Is exposure only a global adjustment for auto exposure modes? Is there anyway to run auto-exposure independently for R, G and B? I'm getting a headache thinking about how that would not work -- colors would shift, the metering may not work that way, etc. -- but please sate my curiosity and tell me anyway. Exposure is exposure (shutter speed vs. ISO speed vs. aperture), and affects all channels, and there is no way to adjust one over the other. They are not affected equally (but don't worry about trying to get into all of that as it's not helpful).
Actually, exposure is JUST related to shutter speed and aperture. ISO is not really an exposure factor...it simply amplifies the signal that the exposure creates.
The key things to understand are that RAW files are recorded in a logarithmic manner and the highlights contain a lot of detail (in terms of data) while the shadows do not. If you clip the highlights completely, the data is gone, but if you are near the clipping (i.e. Expose to the Right), it's easy to recover. If you clip the shadows, it's totally gone and if your photo is underexposed, the detail that you can recover is mushy and noisy.
This is also fundamentally wrong. RAW data is recorded
linear. Trust me on this
...I do astrophotography, with DSLRs, and the linearity of the data is absolutely critical to being able to process the data correctly. In PixInsight, the processing procedurs are also usually split, between processing in linear mode, and processing in non-linear (post-stretch) mode.
The non-linearity of what we see in a tool like Lightroom has everything to do with the tool, NOT the data. The data is linear, it is rendered to the screen via non-linear tone curves, and non-linear processing.
So the idea is to get the data towards the right without clipping any of the channels completely (though a few small "blinkies" are okay), especially with flowers or other saturated color objects. To do this, you MUST have an accurate histogram and White Balance has a huge effect on the accuracy. The closer the WB is to the conditions, the more accurate the histogram.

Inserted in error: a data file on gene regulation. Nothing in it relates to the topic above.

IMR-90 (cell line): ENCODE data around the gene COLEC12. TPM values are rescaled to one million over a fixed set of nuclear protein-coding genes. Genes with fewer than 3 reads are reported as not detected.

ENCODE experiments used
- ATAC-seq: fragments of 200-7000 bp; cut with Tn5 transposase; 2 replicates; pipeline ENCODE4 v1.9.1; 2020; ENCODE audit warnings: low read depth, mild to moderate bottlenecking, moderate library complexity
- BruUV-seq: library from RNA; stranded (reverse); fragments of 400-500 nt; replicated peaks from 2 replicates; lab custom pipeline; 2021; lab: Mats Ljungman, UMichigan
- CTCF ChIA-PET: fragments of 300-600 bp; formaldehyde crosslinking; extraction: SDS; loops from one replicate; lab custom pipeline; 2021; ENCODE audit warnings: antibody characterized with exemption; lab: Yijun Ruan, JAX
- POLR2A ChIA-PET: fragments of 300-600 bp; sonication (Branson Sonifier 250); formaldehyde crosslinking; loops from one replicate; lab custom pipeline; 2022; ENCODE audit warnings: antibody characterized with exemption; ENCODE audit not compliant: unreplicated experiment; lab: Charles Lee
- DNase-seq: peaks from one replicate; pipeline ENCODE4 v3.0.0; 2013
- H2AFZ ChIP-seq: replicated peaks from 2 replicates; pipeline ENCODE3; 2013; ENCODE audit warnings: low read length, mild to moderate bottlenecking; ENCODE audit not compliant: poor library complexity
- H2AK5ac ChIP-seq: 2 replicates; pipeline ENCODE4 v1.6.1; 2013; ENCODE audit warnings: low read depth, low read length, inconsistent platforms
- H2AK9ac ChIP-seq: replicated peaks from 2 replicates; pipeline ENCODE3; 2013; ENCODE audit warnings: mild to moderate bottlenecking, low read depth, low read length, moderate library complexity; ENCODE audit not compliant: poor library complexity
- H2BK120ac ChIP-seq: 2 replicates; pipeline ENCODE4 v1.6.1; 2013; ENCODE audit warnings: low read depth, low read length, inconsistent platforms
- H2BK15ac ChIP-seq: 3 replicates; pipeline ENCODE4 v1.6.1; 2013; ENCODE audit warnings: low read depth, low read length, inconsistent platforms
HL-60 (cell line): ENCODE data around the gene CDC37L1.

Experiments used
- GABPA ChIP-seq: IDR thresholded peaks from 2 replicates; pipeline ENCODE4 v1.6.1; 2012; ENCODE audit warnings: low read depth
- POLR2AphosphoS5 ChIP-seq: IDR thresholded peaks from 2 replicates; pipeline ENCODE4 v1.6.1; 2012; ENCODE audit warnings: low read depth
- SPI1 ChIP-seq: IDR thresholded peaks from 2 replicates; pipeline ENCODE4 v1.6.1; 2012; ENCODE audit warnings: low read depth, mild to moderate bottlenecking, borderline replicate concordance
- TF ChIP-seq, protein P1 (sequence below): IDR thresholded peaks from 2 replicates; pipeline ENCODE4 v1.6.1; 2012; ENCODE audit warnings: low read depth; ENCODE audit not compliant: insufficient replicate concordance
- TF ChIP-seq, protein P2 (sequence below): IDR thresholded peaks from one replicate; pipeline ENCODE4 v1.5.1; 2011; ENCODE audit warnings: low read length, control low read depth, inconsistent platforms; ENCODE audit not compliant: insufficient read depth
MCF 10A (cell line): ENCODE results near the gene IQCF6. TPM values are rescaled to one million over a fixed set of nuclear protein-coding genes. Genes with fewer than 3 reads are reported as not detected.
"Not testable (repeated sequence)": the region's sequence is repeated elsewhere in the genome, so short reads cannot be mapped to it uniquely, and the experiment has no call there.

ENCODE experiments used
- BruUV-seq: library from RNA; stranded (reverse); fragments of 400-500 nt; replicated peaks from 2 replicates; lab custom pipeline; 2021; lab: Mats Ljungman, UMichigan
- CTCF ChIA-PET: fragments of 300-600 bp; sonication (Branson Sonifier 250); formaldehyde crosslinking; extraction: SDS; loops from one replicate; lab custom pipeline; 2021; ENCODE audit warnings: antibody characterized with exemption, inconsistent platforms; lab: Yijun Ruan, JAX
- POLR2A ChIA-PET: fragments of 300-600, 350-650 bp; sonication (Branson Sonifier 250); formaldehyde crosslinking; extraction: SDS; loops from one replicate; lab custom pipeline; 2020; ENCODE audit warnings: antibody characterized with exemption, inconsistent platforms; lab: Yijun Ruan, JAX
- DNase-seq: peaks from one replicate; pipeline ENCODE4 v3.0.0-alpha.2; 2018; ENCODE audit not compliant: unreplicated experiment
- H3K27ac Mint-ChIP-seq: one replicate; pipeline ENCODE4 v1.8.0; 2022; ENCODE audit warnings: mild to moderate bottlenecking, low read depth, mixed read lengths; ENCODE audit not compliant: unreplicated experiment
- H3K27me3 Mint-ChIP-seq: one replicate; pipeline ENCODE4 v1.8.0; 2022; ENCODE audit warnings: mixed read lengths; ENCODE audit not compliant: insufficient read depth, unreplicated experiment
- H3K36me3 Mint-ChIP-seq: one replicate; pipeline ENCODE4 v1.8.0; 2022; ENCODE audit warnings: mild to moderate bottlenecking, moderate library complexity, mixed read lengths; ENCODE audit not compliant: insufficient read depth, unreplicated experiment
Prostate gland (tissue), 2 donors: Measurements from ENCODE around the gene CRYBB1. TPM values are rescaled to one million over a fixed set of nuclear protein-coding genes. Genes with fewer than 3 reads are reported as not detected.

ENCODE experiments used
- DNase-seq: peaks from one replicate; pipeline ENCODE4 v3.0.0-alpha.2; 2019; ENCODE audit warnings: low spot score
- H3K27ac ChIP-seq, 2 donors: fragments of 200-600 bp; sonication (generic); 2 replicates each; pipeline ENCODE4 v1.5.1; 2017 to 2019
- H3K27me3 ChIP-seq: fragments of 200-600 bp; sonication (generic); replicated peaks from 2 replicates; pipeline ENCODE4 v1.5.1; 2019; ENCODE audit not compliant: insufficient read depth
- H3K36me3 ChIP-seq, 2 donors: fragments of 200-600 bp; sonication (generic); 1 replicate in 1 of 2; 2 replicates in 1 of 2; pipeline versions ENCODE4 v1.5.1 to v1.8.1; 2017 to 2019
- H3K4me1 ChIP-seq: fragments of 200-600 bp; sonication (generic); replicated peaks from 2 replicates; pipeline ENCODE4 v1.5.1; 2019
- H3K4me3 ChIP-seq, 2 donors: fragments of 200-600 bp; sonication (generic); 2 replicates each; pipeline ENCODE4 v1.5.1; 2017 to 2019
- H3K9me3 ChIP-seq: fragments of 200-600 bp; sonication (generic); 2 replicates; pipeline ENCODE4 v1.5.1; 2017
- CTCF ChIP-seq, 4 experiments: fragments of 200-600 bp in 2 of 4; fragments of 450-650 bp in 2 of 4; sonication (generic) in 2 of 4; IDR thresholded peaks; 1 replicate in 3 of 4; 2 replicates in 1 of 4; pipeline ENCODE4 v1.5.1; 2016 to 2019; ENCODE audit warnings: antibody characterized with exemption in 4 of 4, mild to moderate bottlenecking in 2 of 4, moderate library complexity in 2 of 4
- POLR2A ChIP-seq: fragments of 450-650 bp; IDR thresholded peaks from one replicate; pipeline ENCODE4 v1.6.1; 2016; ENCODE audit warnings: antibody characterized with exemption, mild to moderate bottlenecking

You can expose to the right right up to the clipping point. Since the data IS linear in a RAW file, if you expose your red channel to 2^14 - 1, then your right at, but not over, the clipping point. You will not have lost anything.
The in-camera histograms are usually based off of JPEG thumbnails, which are actually highly inaccurate. This is why some people use UniWB, to change the per-channel weighting, and force the JPEGs that the histograms are based on to more accurately reflect the real dynamic range and clipping point of each channel.
Without UniWB, you can usually expose a little more than the in-camera histogram and "blinkies" would lead you to believe.
The resulting photo will look overexposed, but when you take it into a RAW processor and drop the exposure a stop or so, the photo will look perfect and you have lots of detail. Plus, the shadows (i.e. saturated colors here) will also have more detail and latitude in terms of exposure and color adjustments.
There is one caveat...there is a very slight non-linearity to the response of the silicon in the sensor itself. That usually results in the uppermost levels near the clipping point tapering off in a small shoulder. It's best not to push exposure right up to the limit...i.e. 2^14-1. You want to keep your maximum levels just a little lower than that...2^14-10 or so is best. Otherwise, you'll notice that the highlights in those regions end up normalizing, becoming gray. You also start noticing very slight color shifts when you recover highlights that are right near the clipping point, as the processing algorithms are non-linear, and they will affect those upper upper highlights more than any other part of the signal.
Dropping the exposure by a stop or two is extreme. You want to ETTR, to maximize your use of the sensor's DR, but you don't want to push it too far. I'd say once you figure out where your real clipping point is, pull back by a third of a stop.